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The Edge of Everything proves to be an excellent fantasy novel

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I’m not one to read fantasy books. Honestly, the last fantasy book I put my hands on was more than likely Harry Potter. However, drawn in by the cover art and the promise of a romantic, pull-on-your-heartstrings story, I picked up The Edge of Everything by Jeff Giles.

Half of me is so thankful I did, and the other half entirely regrets this decision, and I can’t think of a better way to describe my feelings about this book.

If I don’t go too far into the logistics of the storyline, it’s actually pretty decent. The main storyline entails a girl named Zoe and her battle between her mysterious love from another world and how important her family is to her, but then again, even typing that makes me cringe. However, for some reason, I didn’t hate it. Something about the way Zoe and her family simply accepted the fact that Zoe’s new love (named X) was from an entirely different world made me accept it too, at least while I was reading it.

The character development done by Giles was excellent and a major selling point of the novel. Zoe’s little brother, Jonah, was my personal favorite character, given the fact that I fell in love with his spunky, hyper personality and each quirk within it. Each person in the novel, even those of which only appear on a page or two, have so much depth to them that I couldn’t help but feel attached to them.

A major downside of the novel was Giles failed attempt at “relating to the common teen.” Being that common teen, I was laughing as I read about social media in the book. At one point, I even exclaimed, “No one would ever do that in real life!” (in a crowded room– I received quite a few weird looks). It made everything feel almost forced, as if Giles was attempting to write books to sell rather than writing to create a good storyline.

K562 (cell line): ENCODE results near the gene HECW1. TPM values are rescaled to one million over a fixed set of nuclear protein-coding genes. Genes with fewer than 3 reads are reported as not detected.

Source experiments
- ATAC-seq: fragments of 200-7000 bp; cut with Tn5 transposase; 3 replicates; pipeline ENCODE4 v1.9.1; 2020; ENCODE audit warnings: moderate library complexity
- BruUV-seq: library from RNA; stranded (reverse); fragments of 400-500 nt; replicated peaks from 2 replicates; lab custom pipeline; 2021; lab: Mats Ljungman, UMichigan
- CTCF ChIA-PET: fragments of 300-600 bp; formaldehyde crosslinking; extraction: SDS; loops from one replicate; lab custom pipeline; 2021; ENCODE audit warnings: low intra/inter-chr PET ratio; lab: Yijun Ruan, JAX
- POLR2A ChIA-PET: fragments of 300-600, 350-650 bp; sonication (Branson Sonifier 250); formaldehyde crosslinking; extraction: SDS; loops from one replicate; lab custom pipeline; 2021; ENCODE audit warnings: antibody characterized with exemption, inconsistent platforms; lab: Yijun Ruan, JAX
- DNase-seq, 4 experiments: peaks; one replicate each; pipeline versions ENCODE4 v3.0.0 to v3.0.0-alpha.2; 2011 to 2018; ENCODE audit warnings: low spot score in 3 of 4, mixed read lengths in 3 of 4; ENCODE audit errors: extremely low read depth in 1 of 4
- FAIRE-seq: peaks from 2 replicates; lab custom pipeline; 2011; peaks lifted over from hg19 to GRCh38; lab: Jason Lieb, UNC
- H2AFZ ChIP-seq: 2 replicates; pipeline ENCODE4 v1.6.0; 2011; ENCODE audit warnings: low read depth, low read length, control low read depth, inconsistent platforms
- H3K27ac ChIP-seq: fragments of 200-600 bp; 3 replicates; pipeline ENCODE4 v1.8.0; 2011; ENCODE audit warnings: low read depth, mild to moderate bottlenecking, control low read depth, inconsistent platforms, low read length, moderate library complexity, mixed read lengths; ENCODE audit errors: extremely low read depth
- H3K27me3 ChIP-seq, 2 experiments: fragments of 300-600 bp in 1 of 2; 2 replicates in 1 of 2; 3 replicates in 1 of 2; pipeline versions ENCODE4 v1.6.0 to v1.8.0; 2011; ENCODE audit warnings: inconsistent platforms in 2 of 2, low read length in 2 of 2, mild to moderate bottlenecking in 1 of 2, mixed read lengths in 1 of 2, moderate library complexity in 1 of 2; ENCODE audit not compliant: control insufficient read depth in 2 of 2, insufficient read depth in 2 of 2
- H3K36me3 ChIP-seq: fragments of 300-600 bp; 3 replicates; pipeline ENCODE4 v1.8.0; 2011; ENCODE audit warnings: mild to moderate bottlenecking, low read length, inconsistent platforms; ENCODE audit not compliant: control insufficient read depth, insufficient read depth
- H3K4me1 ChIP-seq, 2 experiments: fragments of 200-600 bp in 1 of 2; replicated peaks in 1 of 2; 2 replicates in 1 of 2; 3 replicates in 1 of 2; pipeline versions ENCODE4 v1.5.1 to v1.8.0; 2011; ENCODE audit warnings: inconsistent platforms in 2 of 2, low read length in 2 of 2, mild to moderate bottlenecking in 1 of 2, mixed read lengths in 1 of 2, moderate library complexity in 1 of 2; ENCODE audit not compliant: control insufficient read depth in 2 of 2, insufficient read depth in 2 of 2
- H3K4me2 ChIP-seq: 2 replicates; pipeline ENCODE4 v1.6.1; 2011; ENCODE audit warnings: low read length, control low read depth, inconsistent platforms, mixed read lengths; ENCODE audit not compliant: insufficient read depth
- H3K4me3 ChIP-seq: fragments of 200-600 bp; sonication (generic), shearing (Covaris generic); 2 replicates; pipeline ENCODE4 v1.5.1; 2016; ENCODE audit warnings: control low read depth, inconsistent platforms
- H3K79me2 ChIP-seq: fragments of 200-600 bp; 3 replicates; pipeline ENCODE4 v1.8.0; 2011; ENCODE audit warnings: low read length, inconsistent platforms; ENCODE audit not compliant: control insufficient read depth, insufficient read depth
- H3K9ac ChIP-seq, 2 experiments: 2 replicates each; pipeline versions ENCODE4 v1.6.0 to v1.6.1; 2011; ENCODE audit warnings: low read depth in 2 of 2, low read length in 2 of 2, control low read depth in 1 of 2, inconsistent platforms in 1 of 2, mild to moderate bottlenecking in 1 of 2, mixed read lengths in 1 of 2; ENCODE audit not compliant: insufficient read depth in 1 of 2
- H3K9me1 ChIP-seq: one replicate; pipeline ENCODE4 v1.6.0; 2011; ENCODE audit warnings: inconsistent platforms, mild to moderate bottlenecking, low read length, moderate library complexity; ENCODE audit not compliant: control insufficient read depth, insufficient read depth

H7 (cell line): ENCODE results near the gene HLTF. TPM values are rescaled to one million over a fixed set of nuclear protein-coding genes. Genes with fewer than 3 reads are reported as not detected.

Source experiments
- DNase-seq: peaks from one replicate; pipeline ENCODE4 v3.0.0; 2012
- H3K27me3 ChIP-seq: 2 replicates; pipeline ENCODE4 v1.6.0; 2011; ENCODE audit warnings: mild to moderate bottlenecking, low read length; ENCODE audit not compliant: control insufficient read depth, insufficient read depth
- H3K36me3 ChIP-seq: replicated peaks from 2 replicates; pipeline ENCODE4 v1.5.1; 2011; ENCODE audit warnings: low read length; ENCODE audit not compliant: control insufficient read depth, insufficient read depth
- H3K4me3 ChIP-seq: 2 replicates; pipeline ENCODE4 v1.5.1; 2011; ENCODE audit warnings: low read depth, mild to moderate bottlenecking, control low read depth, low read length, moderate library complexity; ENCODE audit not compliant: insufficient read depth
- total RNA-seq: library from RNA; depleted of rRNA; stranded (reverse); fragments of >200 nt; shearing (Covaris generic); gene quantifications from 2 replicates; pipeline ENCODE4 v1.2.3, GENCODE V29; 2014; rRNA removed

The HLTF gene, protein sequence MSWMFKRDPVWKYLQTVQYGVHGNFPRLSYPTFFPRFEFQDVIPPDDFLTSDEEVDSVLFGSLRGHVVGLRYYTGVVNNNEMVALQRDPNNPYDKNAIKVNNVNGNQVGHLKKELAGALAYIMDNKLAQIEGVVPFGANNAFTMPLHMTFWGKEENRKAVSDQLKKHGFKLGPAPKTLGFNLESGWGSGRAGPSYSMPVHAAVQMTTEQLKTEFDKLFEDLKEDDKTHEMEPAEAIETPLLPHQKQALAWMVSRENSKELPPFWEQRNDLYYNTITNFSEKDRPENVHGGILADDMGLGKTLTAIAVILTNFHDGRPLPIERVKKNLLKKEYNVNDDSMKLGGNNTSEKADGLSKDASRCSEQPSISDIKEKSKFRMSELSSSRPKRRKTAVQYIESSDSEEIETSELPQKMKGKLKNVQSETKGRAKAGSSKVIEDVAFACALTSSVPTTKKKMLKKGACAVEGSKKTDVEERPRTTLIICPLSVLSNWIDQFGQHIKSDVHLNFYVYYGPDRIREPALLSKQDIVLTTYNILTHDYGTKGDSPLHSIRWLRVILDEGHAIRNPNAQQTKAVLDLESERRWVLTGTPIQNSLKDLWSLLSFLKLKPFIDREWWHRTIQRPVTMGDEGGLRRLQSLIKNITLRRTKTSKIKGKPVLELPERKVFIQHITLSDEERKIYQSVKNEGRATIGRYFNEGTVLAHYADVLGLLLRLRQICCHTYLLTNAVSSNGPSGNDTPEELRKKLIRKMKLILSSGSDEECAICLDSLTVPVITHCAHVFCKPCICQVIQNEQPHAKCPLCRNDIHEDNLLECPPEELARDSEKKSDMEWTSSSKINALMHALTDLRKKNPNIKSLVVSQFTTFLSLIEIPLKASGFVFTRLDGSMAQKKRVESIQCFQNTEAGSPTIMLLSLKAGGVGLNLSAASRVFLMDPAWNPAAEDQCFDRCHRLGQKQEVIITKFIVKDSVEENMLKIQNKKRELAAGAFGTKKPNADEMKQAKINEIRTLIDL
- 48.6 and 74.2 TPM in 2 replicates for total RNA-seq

The main reason I would recommend The Edge of Everything is that I was never bored. No matter where I was in the story, something was happening to someone in an entirely perfect way. Something that I feel is very difficult to do without making it seem as if everything is just overdramatic.

Really, this book is a hit or miss depending on the person. It almost entirely depends on the style of book a person likes– more so than any other book I have read. That being said, if fantasy style literature is your forte, I would definitely recommend it.

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About the Writer
Hannah Kos, Editor in Chief

Senior Hannah Kos is taking on her last year on staff with as much of a smile as she can muster. Although she is dreading the day she posts her last story, she is looking forward to entering college to major in Secondary English Education. She will attend Wilkes University in Pennsylvania where she will be able to follow her major, write for their news site, and take on new adventures. This year Hannah is most excited about watching the staff grow and adapt as TCT takes new strides each and every day.

 

Favorite Thing about Being on Staff: 

Having the opportunity to put her voice and opinions out for people to read.

Hobbies/Interests:

Reading, writing, painting, and writing poetry.

Favorite Place: 

Empire, Michigan

Favorite Quotes:

“These apples look fake but at least they’ve got stars on them,” – Fantastic Mr. Fox

“Conversations so satisfying they feel like accomplishments,” – David Carrol

“I watched a dandelion lose its mind in the wind,” – Andrea Gibson

Some things you may not know about Hannah:

At home, Hannah is never said without being accompanied by her middle name, Ruth.

Writing doesn’t stop with TCT; Hannah spends a large amount of her time reading and writing poetry.

Hannah is both Color Blind and Dyslexic (which gives way to some pretty comical errors while editing ;)).

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